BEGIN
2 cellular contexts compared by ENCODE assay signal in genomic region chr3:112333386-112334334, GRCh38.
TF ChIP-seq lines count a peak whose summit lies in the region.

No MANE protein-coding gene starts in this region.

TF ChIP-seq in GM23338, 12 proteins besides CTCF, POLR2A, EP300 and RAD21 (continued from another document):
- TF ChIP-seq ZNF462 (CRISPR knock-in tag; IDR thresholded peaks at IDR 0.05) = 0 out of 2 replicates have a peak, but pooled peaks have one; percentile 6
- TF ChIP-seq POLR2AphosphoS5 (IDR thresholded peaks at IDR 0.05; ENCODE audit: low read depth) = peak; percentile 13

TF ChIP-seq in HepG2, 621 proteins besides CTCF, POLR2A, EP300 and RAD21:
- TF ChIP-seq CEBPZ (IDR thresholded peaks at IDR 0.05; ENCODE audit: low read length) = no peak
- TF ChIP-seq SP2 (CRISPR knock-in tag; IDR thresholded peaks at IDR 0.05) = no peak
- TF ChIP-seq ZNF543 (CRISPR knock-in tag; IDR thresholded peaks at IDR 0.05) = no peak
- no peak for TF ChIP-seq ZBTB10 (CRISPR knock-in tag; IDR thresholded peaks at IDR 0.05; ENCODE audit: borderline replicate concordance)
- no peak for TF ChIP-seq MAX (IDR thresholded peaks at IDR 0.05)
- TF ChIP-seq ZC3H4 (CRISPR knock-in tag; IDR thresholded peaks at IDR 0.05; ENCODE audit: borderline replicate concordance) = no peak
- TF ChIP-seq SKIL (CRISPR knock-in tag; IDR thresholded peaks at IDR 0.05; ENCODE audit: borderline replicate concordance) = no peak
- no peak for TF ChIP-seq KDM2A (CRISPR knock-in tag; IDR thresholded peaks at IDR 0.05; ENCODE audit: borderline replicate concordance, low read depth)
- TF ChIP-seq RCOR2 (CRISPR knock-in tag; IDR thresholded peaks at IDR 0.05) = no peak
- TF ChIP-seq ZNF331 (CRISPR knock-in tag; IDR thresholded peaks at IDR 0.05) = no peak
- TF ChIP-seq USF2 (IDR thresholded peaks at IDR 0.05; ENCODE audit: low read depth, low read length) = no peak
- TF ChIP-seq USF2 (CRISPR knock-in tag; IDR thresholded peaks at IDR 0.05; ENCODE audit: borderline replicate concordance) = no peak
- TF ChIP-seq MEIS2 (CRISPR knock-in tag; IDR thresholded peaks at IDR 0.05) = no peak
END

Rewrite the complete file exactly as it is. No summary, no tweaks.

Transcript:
2 cellular contexts compared by ENCODE assay signal in genomic region chr3:112333386-112334334, GRCh38.
TF ChIP-seq lines count a peak whose summit lies in the region.

No MANE protein-coding gene starts in this region.

TF ChIP-seq in GM23338, 12 proteins besides CTCF, POLR2A, EP300 and RAD21 (continued from another document):
- TF ChIP-seq ZNF462 (CRISPR knock-in tag; IDR thresholded peaks at IDR 0.05) = 0 out of 2 replicates have a peak, but pooled peaks have one; percentile 6
- TF ChIP-seq POLR2AphosphoS5 (IDR thresholded peaks at IDR 0.05; ENCODE audit: low read depth) = peak; percentile 13

TF ChIP-seq in HepG2, 621 proteins besides CTCF, POLR2A, EP300 and RAD21:
- TF ChIP-seq CEBPZ (IDR thresholded peaks at IDR 0.05; ENCODE audit: low read length) = no peak
- TF ChIP-seq SP2 (CRISPR knock-in tag; IDR thresholded peaks at IDR 0.05) = no peak
- TF ChIP-seq ZNF543 (CRISPR knock-in tag; IDR thresholded peaks at IDR 0.05) = no peak
- no peak for TF ChIP-seq ZBTB10 (CRISPR knock-in tag; IDR thresholded peaks at IDR 0.05; ENCODE audit: borderline replicate concordance)
- no peak for TF ChIP-seq MAX (IDR thresholded peaks at IDR 0.05)
- TF ChIP-seq ZC3H4 (CRISPR knock-in tag; IDR thresholded peaks at IDR 0.05; ENCODE audit: borderline replicate concordance) = no peak
- TF ChIP-seq SKIL (CRISPR knock-in tag; IDR thresholded peaks at IDR 0.05; ENCODE audit: borderline replicate concordance) = no peak
- no peak for TF ChIP-seq KDM2A (CRISPR knock-in tag; IDR thresholded peaks at IDR 0.05; ENCODE audit: borderline replicate concordance, low read depth)
- TF ChIP-seq RCOR2 (CRISPR knock-in tag; IDR thresholded peaks at IDR 0.05) = no peak
- TF ChIP-seq ZNF331 (CRISPR knock-in tag; IDR thresholded peaks at IDR 0.05) = no peak
- TF ChIP-seq USF2 (IDR thresholded peaks at IDR 0.05; ENCODE audit: low read depth, low read length) = no peak
- TF ChIP-seq USF2 (CRISPR knock-in tag; IDR thresholded peaks at IDR 0.05; ENCODE audit: borderline replicate concordance) = no peak
- TF ChIP-seq MEIS2 (CRISPR knock-in tag; IDR thresholded peaks at IDR 0.05) = no peak